Semenya’s human rights should come before science
What’s gaining ground is the view that athletes’ human rights should be the starting point and not the last resort. It found support at the GoSports Foundation Sports Law & Policy Symposium on Saturday.
Published : Aug 03, 2019 20:45 IST
For two-time Olympic champion Caster Semenya, the European Court of Human Rights may well be the last court of appeal to overturn the restrictions placed on her by the IAAF to compete as a woman. The case may come to rest on whether the IAAF’s stricture that the South African should medically reduce her testosterone levels to continue competing in select races is a human rights violation.
But what’s gaining ground is the view that athletes’ human rights should be the starting point and not the last resort. It found support at the GoSports Foundation Sports Law & Policy Symposium on Saturday through Brendan Schwab, Executive Director of World Players Association and a leading human rights lawyer, and Craig Foster, a former Australian footballer, whose stellar role helped free Hakeem al-Araibi, an Australian citizen of Bahraini descent who was on the verge of being extradited to Bahrain by Thailand on the basis of dodgy criminal charges.
“There should be a policy commitment to internationally recognised human rights,” said Schwab. “The rights against cruel and inhumane treatment are absolute. If you apply that test, I don't possibly see how the regulations that were proposed to Semenya would be upheld. The World Medical Association said afterwards that it was unethical to prescribe that treatment. That should have been picked up before the regulations were passed.”
The fact that the IAAF said it was not subject to any universal declaration of human rights as it was a “private body” hasn’t gone down well.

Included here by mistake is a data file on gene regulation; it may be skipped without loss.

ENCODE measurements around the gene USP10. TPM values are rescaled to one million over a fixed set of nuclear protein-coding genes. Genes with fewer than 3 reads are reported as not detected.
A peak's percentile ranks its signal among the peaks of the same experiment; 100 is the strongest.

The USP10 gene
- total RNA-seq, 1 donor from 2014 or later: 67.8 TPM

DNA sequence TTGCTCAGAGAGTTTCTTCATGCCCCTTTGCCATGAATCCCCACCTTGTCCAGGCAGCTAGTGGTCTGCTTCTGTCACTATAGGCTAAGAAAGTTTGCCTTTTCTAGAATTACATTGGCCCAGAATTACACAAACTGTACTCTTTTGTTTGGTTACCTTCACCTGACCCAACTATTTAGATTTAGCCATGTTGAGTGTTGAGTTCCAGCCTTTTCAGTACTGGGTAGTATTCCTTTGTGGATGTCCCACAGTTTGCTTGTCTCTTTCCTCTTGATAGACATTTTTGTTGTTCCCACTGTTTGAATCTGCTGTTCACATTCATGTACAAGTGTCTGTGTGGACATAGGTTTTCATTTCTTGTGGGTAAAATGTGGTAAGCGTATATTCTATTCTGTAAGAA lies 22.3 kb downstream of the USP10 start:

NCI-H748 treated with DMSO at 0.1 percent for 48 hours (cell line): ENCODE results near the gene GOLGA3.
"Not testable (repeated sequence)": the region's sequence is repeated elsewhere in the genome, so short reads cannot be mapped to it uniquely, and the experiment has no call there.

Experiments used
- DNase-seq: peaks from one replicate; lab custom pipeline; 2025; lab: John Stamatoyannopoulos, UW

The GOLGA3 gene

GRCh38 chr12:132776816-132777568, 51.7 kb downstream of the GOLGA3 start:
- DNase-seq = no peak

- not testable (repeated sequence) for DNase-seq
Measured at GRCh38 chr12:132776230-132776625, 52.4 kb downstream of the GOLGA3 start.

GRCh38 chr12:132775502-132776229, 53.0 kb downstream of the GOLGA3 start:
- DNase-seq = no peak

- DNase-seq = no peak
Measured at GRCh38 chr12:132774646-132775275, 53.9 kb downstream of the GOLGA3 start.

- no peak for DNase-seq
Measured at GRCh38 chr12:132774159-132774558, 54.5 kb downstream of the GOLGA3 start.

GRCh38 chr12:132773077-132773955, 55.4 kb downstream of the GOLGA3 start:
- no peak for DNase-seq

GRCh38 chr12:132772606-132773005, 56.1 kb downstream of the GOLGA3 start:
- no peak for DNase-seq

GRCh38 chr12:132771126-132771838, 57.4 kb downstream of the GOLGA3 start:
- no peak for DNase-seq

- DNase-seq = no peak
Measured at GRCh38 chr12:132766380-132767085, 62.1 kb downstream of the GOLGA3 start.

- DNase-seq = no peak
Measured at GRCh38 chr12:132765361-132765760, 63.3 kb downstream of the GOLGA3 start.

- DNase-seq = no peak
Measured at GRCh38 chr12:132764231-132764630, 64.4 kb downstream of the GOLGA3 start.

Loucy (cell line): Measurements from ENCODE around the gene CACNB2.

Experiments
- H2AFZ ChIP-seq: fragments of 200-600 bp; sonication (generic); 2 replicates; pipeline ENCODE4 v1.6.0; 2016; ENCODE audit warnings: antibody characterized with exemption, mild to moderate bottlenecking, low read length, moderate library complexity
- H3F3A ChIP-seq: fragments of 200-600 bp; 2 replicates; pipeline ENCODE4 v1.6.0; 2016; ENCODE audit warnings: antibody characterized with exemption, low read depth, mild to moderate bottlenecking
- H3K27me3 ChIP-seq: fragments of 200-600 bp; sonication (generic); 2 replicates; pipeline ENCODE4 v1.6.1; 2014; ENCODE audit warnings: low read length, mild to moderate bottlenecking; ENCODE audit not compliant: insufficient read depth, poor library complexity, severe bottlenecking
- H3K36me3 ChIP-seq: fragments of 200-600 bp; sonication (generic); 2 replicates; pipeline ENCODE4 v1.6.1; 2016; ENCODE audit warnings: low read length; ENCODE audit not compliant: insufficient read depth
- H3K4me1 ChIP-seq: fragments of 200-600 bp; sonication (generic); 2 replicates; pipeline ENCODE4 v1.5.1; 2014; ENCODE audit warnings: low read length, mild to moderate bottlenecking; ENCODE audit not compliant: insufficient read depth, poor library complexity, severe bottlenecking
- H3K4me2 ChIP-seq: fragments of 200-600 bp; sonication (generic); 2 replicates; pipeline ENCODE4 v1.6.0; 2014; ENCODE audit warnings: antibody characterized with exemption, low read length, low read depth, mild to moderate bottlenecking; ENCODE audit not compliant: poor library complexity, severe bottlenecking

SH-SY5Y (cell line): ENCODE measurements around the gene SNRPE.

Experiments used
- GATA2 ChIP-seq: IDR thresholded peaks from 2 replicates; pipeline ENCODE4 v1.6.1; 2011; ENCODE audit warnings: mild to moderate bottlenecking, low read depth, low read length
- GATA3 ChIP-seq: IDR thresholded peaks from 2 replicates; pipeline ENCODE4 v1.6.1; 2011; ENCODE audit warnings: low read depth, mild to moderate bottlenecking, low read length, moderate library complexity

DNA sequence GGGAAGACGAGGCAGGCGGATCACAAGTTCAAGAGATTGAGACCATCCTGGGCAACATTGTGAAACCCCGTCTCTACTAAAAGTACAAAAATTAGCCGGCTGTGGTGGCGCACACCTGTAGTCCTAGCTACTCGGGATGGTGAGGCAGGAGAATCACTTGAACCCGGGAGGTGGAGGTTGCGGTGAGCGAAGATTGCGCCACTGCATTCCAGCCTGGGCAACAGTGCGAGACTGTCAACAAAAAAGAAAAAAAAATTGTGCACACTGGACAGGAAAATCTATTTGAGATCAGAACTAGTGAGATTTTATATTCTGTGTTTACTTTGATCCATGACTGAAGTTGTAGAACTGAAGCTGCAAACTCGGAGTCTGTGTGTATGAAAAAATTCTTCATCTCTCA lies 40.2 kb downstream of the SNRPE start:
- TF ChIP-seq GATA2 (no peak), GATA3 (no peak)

“The CAS can just decide cases with reference to the rules that are there before them. But rules are deliberately narrow,” said Schwab. “It is not an accident that the IAAF refers [only] to unlawful discrimination, because discrimination is not an absolute right. That's their level of commitment. The term human right does not appear in their constitution and that is not a accident.”
“We need constitutional commitments that respect human rights. FIFA has done that, Commonwealth Federation will soon do. If this case had been heard in football, I am sure there would have been a very different outcome, irrespective of the science. Because the inquiry will be broad enough that even if some athletes were to be excluded, we could be confident that it would be human rights compatible.”
According to Foster, it is that legal human rights framework embedded in a small number of sports including football that helped secure Hakeem’s release. “Hakeem had the entire international system of law on his side,” explained Foster. “In the IAAF case with Caster Semenya, the notion that a sport can say that it feels no obligation to respect the human right of an individual is staggering.”
“We were successful with Hakeem because we united fans and players and they forced the authorities to act. In Semenya’s case where are her fellow athletes, the brethren, male or female? If they say ‘if you breach her rights, you breach ours,’ it would be very different.”
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